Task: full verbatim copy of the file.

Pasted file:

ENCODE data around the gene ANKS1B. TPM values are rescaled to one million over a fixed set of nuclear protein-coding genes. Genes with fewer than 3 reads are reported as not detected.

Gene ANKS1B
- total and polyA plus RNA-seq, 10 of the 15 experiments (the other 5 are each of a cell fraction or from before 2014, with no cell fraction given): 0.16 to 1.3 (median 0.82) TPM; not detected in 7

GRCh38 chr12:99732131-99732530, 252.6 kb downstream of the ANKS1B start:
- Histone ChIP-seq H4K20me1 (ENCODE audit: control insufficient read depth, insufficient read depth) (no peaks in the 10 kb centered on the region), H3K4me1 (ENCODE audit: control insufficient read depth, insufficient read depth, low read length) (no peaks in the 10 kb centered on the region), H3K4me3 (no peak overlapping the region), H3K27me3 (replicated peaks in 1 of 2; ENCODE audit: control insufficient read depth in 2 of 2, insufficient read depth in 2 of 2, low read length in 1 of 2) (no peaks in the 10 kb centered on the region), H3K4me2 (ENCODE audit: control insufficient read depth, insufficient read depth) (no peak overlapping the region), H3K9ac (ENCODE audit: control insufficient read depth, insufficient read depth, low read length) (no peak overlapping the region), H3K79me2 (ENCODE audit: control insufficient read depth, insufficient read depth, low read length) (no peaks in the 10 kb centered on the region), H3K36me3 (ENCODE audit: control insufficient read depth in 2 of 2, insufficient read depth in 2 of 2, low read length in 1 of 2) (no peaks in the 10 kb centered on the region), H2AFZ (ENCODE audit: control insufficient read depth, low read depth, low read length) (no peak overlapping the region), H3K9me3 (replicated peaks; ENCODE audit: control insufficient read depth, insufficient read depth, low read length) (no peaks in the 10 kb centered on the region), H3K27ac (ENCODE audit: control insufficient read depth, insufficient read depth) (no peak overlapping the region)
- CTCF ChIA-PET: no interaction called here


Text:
ENCODE data around the gene ANKS1B. TPM values are rescaled to one million over a fixed set of nuclear protein-coding genes. Genes with fewer than 3 reads are reported as not detected.

Gene ANKS1B
- total and polyA plus RNA-seq, 10 of the 15 experiments (the other 5 are each of a cell fraction or from before 2014, with no cell fraction given): 0.16 to 1.3 (median 0.82) TPM; not detected in 7

GRCh38 chr12:99732131-99732530, 252.6 kb downstream of the ANKS1B start:
- Histone ChIP-seq H4K20me1 (ENCODE audit: control insufficient read depth, insufficient read depth) (no peaks in the 10 kb centered on the region), H3K4me1 (ENCODE audit: control insufficient read depth, insufficient read depth, low read length) (no peaks in the 10 kb centered on the region), H3K4me3 (no peak overlapping the region), H3K27me3 (replicated peaks in 1 of 2; ENCODE audit: control insufficient read depth in 2 of 2, insufficient read depth in 2 of 2, low read length in 1 of 2) (no peaks in the 10 kb centered on the region), H3K4me2 (ENCODE audit: control insufficient read depth, insufficient read depth) (no peak overlapping the region), H3K9ac (ENCODE audit: control insufficient read depth, insufficient read depth, low read length) (no peak overlapping the region), H3K79me2 (ENCODE audit: control insufficient read depth, insufficient read depth, low read length) (no peaks in the 10 kb centered on the region), H3K36me3 (ENCODE audit: control insufficient read depth in 2 of 2, insufficient read depth in 2 of 2, low read length in 1 of 2) (no peaks in the 10 kb centered on the region), H2AFZ (ENCODE audit: control insufficient read depth, low read depth, low read length) (no peak overlapping the region), H3K9me3 (replicated peaks; ENCODE audit: control insufficient read depth, insufficient read depth, low read length) (no peaks in the 10 kb centered on the region), H3K27ac (ENCODE audit: control insufficient read depth, insufficient read depth) (no peak overlapping the region)
- CTCF ChIA-PET: no interaction called here